Stress Mastery : Nutrition - Use Behavior Modification Strategies to Change Your Eating Habits

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There are many useful tips for helping you to get control of your eating. Some of the following recommendations will no doubt be quite useful; others may not apply to you. Review these suggestions carefully and try out the ones that are relevant for you. The first category of suggestions involves tips for reducing your triggers for eating. This is about breaking the associations between eating and certain places or activities.
  • Eat in the kitchen or dining area only.

  • Do not eat while watching TV, reading, or studying. If you tend to get hungry while watching TV in a specific room, such as the family room, switch to watching in the bedroom if possible. Avoid watching TV commercials about food or snacks. Play with your remote control.

  • Avoid restaurants or snack shops where you are prone to indulge.

  • When at a restaurant, do not read the menu. Order from a plan you have prearranged.

  • Go to the grocery store after you have eaten, when you are no longer hungry.

Take steps to prevent yourself from caving in to the impulse to eat. Response prevention involves minimizing exposure to tempting food cues. Hunger can be triggered by external stimuli such as the sight of food. Overweight individuals seem more responsive than people of normal weight to external cues, such as the aroma or sight of food or the approach of the dinner hour. Normal-weight individuals are relatively more influenced by internal sensations, such as hunger pangs. The following response prevention tips may help:

  • Keep fattening foods out of your house. If you must have snack foods around, purchase those that have to be prepared as opposed to just popped into your mouth.

  • Prepare only as much food as you need.

  • Use a smaller plate. It will make your portion seem larger.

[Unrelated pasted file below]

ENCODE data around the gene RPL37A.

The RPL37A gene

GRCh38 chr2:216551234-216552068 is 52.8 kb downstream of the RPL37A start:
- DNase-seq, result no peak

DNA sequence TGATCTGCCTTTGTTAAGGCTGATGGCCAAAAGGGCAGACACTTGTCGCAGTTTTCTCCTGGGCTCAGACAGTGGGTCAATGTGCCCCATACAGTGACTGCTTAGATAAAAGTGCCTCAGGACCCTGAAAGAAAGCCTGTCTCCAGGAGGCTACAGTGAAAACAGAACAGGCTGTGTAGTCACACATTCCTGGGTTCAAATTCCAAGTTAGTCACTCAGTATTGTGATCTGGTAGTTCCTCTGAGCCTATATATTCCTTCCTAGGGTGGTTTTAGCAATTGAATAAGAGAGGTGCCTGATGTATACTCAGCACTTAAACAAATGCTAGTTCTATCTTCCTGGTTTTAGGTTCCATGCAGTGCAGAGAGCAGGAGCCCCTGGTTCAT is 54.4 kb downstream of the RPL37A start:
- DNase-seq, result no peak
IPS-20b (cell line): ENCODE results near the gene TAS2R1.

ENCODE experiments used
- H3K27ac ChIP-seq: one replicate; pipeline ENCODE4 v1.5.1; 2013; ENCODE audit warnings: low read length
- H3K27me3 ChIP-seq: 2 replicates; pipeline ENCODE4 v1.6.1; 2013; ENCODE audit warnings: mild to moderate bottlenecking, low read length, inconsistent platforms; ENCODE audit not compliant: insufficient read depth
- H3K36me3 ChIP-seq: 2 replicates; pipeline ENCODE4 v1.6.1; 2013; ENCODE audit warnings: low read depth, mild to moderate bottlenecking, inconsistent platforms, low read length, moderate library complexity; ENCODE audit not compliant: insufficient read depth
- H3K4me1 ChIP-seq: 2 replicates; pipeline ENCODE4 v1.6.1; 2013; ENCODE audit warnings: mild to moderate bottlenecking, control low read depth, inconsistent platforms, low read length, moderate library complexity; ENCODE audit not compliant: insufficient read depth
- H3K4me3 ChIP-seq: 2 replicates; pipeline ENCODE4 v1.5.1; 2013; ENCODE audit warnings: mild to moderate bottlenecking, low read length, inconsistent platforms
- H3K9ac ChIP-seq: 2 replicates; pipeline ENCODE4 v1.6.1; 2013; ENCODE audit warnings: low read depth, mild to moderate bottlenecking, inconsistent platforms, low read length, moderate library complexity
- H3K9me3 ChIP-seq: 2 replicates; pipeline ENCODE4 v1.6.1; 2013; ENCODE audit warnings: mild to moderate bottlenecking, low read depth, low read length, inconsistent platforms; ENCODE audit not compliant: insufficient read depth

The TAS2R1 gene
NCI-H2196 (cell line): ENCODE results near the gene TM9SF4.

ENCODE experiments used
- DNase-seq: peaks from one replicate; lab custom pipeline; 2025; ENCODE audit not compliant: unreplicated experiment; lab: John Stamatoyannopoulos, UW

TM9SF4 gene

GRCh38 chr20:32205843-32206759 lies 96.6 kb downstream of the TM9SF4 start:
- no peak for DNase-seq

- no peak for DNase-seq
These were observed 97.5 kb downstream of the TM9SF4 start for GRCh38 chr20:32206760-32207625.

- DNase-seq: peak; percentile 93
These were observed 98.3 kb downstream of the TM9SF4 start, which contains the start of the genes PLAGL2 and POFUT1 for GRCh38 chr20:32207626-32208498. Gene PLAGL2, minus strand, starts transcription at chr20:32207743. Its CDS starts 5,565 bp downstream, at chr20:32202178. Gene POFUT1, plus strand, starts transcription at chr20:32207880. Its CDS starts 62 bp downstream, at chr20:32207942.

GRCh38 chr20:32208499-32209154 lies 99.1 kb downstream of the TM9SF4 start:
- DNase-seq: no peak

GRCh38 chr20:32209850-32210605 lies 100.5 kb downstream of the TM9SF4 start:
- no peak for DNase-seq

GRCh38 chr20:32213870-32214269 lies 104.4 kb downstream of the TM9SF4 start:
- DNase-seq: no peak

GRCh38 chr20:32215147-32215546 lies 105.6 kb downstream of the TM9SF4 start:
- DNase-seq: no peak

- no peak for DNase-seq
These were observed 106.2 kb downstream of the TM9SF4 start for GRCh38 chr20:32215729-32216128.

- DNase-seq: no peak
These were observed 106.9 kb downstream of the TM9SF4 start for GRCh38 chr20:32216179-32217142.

• Do not starve yourself or skip meals. Avoid fasting all day and eating a big meal at night. This is a common eating pattern among people struggling with their weight. Skipping meals throws you into a deprivation state, which can trigger an impulse to overeat or binge.

  • Eat only when you are hungry. Attend to your appetite rather than the time of day or whether others around you are eating. Lean individuals sometimes eat a lot, but only when they are genuinely hungry. Heavy individuals tend to eat for the sake of eating, whether they are truly hungry or not.

  • Mentally rehearse your next visit to friends or relatives who usually try to stuff you. Visualize yourself politely but firmly refusing seconds or that fattening dessert.

Engage in competing responses. Do the following things instead of eating. Remember, you always have a choice in the matter.

  • When hungry, snack on celery, carrots, grapes, and other high-water-content foods rather than on sweets or chips.

  • Substitute fat-free snacks, such as fat-free potato chips. Take out a small helping and put it on a plate. Put the bag away before you begin eating.

  • Ride your bicycle or jog for half an hour instead of eating. It may just kill your appetite; if not, the exercise will help burn up the calories you may later consume.

  • Pick up the phone and call a friend. Go visit your neighbor. Play solitaire. Turn on your computer. Pick up a good book. It's amazing how hunger, especially hunger that is tied to boredom, vanishes once we are engaged in something interesting.

Learn how to feel satisfied with smaller amounts of food:

  • Eat slowly. We can't emphasize this enough. It takes about twenty minutes after the beginning of food intake for your blood sugar level to rise to the point where your hunger diminishes. This is a function of time, not how much you have consumed. Therefore, if you eat slowly and lightly, you will feel satisfied in about twenty minutes. Individuals who are overweight tend to eat very quickly.

  • Take small bites and chew your food thoroughly.

  • Put your utensils down between bites.

  • Take a five-minute break during your meal or talk a lot to your tablemates.